No one wants to get into a car accident. Sometimes they just happen. Being in one can be very devastating for all parties involved since it’s a very stressful situation. But being the at-fault is even more stressful since you have to worry about the damage done to your car and that of the other driver involved in the car accident.
While no one plans on being in an accident, you should know what to do if you’re in one and it’s your fault. This way, you’ll be able to clearly document everything so that you can provide your insurance company with correct and proper information as it pertains to the car accident. Doing so will help make the entire process smoother and less stressful, especially when you’re the one that caused it.
Steps to Take If You’re at Fault for The Accident
Being at fault in a car accident can cause you to stress out more, making you anxious about what happens next. In order to stay cool, calm and collected in such a stressful situation, here are a few steps you’ll need to take to ensure everything is done properly for your car insurance company.
- Stop: As soon as you hit someone, you’ll want to move to the side and stop. This way, you and check to see if anyone is hurt and access the damage to your vehicle and the car of the person you hit. If you do find that there are serious injuries, you’ll want to call 911 immediately.
- Call the police: Once you’ve accessed the damage and no one is hurt, you should still call the police so that you can report the accident, and have it documented for insurance purposes. Even if your state doesn’t require you to call the police, you should still call them to see if they’ll want to come out. The official report will be very useful to your insurance claims adjuster.
- Gather all the necessary information: You’ll want to exchange all necessary information with the other driver(s) involved in the car accident that you caused. Needed information includes the name, numbers, insurance carrier/agency and their policy number. Note the time of the accident, where it happened and take notes of what caused the accident. Be as detailed as possible.
Talk to any witnesses involved at the scene and get their information, too. You’ll also need to take as many photos of the car accident scene as possible. This includes pictures of your car and its damage, as well as the other cars involved in the accident. This will help just in case the other driver tries to change the narrative later on.
- Report the car accident to your insurance company: Once you have all the facts, you’ll then need to report it all to your insurance company. Send them over everything you have, including the police report, pictures and all the notes on the car accident you have.
When you’re at fault in an accident, you want to make sure you’re polite. Don’t be aggressive and stay calm and even-toned so that you get all the information needed to file your claim. And before you make any official statements to anyone, you might want to call a lawyer that specializes in car accidents and injuries.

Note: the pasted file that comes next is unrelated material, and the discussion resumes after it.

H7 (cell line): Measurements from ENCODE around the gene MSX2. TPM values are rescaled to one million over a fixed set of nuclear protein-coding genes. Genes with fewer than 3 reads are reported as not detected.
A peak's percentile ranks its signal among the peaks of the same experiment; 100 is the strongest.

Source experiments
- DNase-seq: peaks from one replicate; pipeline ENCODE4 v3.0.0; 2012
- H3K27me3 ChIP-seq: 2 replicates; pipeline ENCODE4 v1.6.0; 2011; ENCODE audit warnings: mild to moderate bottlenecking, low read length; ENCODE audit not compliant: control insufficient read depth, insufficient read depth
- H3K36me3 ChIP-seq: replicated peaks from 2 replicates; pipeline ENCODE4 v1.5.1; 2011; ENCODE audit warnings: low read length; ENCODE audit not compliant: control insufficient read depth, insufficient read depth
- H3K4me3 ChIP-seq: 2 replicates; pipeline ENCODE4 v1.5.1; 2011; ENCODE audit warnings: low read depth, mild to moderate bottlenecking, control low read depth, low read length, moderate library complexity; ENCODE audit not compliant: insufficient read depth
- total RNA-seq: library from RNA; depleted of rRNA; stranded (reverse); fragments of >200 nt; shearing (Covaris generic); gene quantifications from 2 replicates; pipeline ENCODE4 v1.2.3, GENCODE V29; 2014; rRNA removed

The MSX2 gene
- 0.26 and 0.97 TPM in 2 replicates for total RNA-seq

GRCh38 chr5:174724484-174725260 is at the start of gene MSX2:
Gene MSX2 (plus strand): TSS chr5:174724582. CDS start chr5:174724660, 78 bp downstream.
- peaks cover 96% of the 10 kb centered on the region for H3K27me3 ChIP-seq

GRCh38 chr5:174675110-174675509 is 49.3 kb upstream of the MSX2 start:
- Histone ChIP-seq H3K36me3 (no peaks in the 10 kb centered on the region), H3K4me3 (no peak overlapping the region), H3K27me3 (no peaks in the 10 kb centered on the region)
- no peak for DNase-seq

What Happens Next?
Since you were at fault for the car accident, you might be anxious about what happens after you file a claim to your insurance company. The majority of states are “fault” states, meaning you’ll be financially responsible for the accident and the other driver’s vehicle and medical bills.
Your insurance will be responsible for the damage and anything else, including lost wages due to the inability to go to work because of a wrecked car or medical issues, pain and suffering, medical bills and more.
Those that live in “no-fault” states have insurance laws that are written in such a way that requires drivers to have “personal injury protection” coverage in addition to their regular car insurance policy.
This type of coverage will then kick in after the car accident happens. It will pay for any economic loses suffered by the policyholder and other covered by it, regardless of whose fault it is the accident happened in the first place.
However, no-fault car insurance never applies to any damage to the vehicle no matter where you live. This means financial responsibility for any damages will come down to the type of car insurance coverage a driver as and what the claim preference is of those involved in the car accident.
When you’re the person that caused the accident, the other driver will still submit their own claim to their insurance company. However, their insurer will then circle back to your insurance for reimbursement. This will cause your insurance premiums to rise. This is especially true if you had any points added to your driving record as a result.
The biggest risk you have as an at-fault driver is having a personal injury lawsuit brought against you by someone else injured in the accident. You can purchase as much liability coverage needed to protect you against a lawsuit, but many don’t have enough coverage to pay out a severe injury claim (one that ends in death). Because of this, you might want to buy higher amounts of coverage from your insurance to better protect you in case this happens.